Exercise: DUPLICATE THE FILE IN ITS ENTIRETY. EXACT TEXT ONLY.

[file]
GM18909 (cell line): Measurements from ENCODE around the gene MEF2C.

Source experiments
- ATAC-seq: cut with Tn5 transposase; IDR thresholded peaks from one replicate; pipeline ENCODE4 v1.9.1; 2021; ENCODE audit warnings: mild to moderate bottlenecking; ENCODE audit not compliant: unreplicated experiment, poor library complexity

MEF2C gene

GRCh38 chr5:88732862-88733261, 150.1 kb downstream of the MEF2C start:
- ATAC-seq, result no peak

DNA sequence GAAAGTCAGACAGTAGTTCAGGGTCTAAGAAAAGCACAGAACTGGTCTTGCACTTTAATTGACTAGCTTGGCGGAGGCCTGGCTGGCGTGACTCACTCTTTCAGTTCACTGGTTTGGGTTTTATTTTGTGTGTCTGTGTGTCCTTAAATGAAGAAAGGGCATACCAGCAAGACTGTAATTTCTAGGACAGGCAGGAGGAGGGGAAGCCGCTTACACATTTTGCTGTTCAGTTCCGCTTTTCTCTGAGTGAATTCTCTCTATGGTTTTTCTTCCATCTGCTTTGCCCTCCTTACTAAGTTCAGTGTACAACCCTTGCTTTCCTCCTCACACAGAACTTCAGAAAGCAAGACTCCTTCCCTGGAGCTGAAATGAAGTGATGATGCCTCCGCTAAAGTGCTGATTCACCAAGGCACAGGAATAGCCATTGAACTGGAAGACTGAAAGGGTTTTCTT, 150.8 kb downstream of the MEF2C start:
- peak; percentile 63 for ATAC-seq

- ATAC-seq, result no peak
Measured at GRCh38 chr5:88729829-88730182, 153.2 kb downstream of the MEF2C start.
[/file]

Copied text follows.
GM18909 (cell line): Measurements from ENCODE around the gene MEF2C.

Source experiments
- ATAC-seq: cut with Tn5 transposase; IDR thresholded peaks from one replicate; pipeline ENCODE4 v1.9.1; 2021; ENCODE audit warnings: mild to moderate bottlenecking; ENCODE audit not compliant: unreplicated experiment, poor library complexity

MEF2C gene

GRCh38 chr5:88732862-88733261, 150.1 kb downstream of the MEF2C start:
- ATAC-seq, result no peak

DNA sequence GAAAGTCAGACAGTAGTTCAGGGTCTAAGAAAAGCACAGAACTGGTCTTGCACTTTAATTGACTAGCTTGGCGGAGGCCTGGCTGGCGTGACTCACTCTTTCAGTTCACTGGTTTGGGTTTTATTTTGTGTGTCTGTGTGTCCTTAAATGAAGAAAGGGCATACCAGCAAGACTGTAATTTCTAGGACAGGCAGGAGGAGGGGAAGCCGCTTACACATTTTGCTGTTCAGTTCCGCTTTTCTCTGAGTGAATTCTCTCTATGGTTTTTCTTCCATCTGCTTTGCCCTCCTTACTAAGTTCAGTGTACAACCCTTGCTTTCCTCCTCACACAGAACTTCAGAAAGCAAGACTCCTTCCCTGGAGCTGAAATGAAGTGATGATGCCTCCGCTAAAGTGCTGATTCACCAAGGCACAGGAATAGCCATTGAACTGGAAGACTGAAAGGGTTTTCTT, 150.8 kb downstream of the MEF2C start:
- peak; percentile 63 for ATAC-seq

- ATAC-seq, result no peak
Measured at GRCh38 chr5:88729829-88730182, 153.2 kb downstream of the MEF2C start.